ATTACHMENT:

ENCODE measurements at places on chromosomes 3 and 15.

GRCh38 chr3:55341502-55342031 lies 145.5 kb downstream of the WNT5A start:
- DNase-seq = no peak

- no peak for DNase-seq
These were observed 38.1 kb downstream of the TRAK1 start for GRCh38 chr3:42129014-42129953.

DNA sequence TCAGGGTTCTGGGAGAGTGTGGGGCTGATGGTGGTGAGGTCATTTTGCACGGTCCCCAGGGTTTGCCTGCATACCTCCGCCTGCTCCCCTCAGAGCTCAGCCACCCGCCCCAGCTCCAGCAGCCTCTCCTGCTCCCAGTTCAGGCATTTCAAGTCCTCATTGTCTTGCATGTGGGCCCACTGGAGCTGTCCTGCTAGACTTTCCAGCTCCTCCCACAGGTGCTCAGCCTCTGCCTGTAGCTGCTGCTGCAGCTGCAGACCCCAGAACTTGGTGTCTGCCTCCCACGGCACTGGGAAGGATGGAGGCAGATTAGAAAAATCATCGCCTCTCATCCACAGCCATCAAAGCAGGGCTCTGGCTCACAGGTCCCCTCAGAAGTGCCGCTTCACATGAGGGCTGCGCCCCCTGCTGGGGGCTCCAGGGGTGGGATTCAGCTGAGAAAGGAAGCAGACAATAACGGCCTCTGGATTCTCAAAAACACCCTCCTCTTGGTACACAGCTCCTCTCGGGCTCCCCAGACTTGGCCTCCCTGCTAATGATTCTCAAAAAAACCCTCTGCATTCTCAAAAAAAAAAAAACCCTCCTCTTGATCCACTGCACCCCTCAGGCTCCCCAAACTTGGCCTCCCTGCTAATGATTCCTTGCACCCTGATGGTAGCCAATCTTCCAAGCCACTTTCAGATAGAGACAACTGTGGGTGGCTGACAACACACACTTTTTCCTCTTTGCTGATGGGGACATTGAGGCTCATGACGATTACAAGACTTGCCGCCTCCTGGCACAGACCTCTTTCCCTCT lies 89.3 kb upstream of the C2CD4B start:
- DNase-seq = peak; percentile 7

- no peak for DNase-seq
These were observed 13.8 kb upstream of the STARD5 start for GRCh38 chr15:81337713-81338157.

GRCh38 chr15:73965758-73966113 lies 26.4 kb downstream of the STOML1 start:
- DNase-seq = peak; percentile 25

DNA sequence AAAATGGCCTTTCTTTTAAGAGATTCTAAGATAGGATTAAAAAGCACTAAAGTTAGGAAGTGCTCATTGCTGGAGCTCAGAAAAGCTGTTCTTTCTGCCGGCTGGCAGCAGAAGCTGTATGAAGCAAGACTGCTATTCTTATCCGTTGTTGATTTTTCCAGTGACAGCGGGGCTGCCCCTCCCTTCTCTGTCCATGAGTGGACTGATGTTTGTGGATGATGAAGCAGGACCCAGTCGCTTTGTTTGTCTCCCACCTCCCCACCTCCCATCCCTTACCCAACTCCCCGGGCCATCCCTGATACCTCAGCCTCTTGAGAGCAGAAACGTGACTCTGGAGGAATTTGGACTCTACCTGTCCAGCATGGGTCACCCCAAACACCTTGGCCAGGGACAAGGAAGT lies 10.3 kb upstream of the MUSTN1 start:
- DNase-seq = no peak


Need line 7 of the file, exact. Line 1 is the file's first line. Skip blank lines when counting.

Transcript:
- DNase-seq = peak; percentile 7